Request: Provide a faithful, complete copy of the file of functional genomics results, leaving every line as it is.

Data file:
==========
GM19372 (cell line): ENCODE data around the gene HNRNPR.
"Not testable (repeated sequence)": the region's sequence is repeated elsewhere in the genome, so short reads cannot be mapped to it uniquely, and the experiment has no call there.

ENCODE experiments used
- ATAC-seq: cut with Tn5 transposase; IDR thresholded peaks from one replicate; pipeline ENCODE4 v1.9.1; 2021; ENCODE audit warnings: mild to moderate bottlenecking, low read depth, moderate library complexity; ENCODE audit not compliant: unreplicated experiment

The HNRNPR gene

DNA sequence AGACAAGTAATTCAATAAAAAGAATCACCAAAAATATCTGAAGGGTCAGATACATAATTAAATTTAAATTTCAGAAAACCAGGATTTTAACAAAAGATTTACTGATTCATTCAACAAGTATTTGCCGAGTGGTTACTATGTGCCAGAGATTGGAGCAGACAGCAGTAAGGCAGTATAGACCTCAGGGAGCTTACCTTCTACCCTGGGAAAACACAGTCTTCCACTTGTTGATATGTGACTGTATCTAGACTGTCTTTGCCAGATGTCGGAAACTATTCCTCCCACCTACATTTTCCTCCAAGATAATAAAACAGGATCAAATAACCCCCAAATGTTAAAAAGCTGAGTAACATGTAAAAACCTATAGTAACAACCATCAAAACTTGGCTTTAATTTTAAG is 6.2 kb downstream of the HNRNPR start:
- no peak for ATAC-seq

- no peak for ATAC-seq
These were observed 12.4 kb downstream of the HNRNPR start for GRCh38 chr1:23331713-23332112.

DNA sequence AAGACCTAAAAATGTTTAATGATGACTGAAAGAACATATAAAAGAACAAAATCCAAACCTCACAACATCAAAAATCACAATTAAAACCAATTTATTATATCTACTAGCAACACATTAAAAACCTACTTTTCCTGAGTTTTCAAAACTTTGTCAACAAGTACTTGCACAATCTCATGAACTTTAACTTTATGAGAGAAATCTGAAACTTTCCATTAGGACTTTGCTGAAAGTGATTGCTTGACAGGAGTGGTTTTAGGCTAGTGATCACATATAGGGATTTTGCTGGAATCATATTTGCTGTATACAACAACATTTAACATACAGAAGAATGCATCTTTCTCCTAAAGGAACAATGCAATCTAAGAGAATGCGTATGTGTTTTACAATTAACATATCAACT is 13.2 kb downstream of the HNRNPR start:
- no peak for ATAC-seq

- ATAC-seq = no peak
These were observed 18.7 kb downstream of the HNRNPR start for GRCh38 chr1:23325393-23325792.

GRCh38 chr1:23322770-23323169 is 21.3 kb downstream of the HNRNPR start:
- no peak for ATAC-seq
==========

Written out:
GM19372 (cell line): ENCODE data around the gene HNRNPR.
"Not testable (repeated sequence)": the region's sequence is repeated elsewhere in the genome, so short reads cannot be mapped to it uniquely, and the experiment has no call there.

ENCODE experiments used
- ATAC-seq: cut with Tn5 transposase; IDR thresholded peaks from one replicate; pipeline ENCODE4 v1.9.1; 2021; ENCODE audit warnings: mild to moderate bottlenecking, low read depth, moderate library complexity; ENCODE audit not compliant: unreplicated experiment

The HNRNPR gene

DNA sequence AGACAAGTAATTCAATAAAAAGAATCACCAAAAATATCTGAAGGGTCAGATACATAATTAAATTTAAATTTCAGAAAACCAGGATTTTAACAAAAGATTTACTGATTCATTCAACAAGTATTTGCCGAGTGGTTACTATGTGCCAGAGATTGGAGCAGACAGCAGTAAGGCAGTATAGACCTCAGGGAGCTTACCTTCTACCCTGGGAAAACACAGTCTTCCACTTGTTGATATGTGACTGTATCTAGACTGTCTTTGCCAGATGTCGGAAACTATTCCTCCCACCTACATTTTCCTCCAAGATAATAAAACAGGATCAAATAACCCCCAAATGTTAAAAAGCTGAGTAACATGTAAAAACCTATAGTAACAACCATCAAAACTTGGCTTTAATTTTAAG is 6.2 kb downstream of the HNRNPR start:
- no peak for ATAC-seq

- no peak for ATAC-seq
These were observed 12.4 kb downstream of the HNRNPR start for GRCh38 chr1:23331713-23332112.

DNA sequence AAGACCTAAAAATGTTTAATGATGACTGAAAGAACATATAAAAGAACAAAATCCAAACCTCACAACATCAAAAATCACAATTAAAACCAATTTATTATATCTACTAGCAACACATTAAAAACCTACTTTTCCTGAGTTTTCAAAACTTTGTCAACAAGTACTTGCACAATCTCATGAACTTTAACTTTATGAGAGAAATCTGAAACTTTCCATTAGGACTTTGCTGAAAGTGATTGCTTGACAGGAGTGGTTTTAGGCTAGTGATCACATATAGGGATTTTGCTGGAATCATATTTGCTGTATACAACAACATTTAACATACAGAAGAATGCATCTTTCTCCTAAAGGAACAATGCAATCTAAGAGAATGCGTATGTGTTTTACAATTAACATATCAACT is 13.2 kb downstream of the HNRNPR start:
- no peak for ATAC-seq

- ATAC-seq = no peak
These were observed 18.7 kb downstream of the HNRNPR start for GRCh38 chr1:23325393-23325792.

GRCh38 chr1:23322770-23323169 is 21.3 kb downstream of the HNRNPR start:
- no peak for ATAC-seq